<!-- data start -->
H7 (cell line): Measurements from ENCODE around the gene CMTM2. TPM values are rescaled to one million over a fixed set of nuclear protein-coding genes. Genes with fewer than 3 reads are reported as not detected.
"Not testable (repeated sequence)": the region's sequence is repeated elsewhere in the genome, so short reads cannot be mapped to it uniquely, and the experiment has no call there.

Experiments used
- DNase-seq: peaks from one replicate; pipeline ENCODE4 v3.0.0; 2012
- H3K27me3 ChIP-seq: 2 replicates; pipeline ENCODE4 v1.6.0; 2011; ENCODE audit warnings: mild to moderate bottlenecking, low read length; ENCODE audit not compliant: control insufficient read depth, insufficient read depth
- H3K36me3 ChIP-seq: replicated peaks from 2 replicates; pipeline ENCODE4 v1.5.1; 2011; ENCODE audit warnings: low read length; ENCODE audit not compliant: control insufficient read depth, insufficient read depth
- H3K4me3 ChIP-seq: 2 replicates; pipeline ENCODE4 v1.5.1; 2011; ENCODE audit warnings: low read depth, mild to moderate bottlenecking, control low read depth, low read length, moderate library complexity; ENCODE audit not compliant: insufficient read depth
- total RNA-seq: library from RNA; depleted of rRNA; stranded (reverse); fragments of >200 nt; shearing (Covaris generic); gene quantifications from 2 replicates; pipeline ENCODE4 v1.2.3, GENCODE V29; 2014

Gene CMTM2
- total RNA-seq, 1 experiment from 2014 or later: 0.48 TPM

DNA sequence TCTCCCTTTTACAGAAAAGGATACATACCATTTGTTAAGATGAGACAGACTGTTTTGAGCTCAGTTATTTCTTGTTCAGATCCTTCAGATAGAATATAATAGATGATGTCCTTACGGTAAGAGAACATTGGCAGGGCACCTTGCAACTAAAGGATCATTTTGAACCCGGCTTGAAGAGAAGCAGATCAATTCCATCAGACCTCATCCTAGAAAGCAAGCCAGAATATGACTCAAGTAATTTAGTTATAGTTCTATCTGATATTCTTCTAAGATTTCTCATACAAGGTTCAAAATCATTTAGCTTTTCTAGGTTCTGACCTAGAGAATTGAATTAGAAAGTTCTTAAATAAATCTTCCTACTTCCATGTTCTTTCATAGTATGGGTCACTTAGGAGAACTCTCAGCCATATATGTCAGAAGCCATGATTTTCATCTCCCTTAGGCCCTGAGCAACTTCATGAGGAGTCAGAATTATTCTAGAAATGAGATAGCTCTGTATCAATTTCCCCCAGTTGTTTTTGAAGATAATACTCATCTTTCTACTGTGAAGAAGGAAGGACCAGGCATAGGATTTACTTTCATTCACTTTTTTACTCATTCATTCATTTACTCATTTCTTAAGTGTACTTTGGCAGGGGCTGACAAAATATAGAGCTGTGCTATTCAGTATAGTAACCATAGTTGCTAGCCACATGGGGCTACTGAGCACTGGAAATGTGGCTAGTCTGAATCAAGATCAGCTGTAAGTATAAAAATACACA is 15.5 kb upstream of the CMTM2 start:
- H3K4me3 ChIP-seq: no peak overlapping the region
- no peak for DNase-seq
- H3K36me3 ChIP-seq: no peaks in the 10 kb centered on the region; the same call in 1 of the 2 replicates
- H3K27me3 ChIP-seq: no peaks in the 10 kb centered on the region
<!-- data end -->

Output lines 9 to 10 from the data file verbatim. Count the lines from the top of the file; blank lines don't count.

Gene CMTM2
- total RNA-seq, 1 experiment from 2014 or later: 0.48 TPM